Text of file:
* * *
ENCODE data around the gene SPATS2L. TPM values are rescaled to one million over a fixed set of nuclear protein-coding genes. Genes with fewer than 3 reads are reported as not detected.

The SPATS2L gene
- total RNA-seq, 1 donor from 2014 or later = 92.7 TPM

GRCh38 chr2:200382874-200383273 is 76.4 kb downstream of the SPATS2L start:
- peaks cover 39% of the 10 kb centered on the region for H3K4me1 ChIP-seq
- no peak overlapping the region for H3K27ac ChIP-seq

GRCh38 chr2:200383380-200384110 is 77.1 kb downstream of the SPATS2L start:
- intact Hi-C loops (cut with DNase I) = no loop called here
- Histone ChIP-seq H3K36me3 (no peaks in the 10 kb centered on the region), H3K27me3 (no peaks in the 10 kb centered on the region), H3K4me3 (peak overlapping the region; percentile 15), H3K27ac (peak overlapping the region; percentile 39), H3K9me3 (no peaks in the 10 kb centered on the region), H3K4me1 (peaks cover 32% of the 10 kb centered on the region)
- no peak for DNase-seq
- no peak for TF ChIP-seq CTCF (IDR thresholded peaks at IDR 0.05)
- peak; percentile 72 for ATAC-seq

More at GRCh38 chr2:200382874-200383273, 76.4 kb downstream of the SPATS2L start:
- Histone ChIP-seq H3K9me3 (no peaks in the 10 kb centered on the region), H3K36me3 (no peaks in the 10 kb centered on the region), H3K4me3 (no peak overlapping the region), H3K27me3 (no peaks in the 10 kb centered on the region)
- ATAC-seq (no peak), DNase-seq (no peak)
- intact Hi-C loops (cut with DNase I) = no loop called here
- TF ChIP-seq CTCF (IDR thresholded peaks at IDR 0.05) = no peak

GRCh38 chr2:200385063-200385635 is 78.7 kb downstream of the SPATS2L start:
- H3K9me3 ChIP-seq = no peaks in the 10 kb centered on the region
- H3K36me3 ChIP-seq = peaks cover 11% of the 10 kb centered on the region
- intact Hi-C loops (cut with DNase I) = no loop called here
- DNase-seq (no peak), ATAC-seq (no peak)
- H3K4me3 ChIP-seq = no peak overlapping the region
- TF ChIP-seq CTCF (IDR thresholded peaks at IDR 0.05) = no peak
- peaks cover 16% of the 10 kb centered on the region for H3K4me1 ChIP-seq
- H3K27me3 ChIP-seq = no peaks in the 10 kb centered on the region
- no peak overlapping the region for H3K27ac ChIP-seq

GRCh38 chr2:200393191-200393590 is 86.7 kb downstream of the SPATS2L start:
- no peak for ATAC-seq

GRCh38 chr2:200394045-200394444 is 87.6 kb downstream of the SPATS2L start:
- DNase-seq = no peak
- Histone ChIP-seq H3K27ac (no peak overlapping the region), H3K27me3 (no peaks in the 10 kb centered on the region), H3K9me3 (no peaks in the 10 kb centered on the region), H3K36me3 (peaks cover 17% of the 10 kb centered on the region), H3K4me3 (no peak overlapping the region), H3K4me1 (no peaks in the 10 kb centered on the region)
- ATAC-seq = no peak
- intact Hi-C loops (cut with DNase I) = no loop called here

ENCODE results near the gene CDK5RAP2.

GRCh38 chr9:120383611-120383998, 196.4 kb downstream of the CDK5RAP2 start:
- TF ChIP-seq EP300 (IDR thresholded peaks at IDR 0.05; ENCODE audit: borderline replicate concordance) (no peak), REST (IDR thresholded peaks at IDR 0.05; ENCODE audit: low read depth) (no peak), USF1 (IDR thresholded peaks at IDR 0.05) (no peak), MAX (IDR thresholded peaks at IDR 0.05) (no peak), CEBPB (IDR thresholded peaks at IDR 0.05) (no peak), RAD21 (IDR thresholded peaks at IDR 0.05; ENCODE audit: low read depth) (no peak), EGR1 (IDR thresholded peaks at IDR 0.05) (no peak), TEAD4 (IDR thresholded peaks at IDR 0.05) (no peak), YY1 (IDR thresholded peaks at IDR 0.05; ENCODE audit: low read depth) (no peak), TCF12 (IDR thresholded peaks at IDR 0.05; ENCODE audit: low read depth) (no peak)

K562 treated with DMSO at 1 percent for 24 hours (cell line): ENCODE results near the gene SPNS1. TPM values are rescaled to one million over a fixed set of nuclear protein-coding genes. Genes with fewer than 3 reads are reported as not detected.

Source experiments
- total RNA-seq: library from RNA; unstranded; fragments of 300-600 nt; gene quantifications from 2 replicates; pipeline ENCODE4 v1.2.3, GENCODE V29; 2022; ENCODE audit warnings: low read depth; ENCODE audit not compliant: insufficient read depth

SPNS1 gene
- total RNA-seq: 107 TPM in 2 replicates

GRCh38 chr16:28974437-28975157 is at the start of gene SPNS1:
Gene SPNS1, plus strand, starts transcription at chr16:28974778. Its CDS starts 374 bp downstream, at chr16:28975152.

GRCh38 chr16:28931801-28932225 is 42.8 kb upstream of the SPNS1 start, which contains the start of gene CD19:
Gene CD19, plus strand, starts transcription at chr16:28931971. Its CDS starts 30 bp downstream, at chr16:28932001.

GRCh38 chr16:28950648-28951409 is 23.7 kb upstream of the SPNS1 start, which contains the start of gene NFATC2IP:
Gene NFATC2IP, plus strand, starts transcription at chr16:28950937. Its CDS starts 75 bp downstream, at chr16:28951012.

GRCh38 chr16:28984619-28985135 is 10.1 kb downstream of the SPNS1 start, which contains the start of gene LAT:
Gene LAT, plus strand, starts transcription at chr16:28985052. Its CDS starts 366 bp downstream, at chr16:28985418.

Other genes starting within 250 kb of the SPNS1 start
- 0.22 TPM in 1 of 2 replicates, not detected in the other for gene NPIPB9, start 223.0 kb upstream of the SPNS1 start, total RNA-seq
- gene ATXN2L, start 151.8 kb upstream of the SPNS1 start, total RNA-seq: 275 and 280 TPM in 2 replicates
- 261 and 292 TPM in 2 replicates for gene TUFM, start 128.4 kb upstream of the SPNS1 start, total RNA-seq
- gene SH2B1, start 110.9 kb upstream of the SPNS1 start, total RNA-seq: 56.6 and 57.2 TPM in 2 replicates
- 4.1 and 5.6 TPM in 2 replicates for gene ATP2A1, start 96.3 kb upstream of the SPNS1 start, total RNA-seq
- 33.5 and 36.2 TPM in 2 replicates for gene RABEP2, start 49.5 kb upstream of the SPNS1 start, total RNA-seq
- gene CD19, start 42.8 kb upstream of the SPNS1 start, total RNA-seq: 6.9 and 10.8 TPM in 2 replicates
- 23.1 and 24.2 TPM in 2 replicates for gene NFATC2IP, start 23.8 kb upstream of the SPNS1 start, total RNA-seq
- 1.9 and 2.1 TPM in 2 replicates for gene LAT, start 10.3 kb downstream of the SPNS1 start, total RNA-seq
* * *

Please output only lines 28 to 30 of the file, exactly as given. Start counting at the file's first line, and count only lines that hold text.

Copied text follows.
GRCh38 chr2:200393191-200393590 is 86.7 kb downstream of the SPATS2L start:
- no peak for ATAC-seq

GRCh38 chr2:200394045-200394444 is 87.6 kb downstream of the SPATS2L start: